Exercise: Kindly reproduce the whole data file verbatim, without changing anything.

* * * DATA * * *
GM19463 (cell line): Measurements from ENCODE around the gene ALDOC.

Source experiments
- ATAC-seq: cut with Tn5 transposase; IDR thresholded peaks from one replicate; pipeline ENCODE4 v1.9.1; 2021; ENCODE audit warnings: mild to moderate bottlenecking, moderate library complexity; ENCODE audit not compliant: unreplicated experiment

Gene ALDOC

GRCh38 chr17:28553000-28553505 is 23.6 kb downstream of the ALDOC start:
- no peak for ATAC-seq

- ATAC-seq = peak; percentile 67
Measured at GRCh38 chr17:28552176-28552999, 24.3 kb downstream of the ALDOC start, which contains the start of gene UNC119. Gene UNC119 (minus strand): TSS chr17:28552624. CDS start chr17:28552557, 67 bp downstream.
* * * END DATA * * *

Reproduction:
GM19463 (cell line): Measurements from ENCODE around the gene ALDOC.

Source experiments
- ATAC-seq: cut with Tn5 transposase; IDR thresholded peaks from one replicate; pipeline ENCODE4 v1.9.1; 2021; ENCODE audit warnings: mild to moderate bottlenecking, moderate library complexity; ENCODE audit not compliant: unreplicated experiment

Gene ALDOC

GRCh38 chr17:28553000-28553505 is 23.6 kb downstream of the ALDOC start:
- no peak for ATAC-seq

- ATAC-seq = peak; percentile 67
Measured at GRCh38 chr17:28552176-28552999, 24.3 kb downstream of the ALDOC start, which contains the start of gene UNC119. Gene UNC119 (minus strand): TSS chr17:28552624. CDS start chr17:28552557, 67 bp downstream.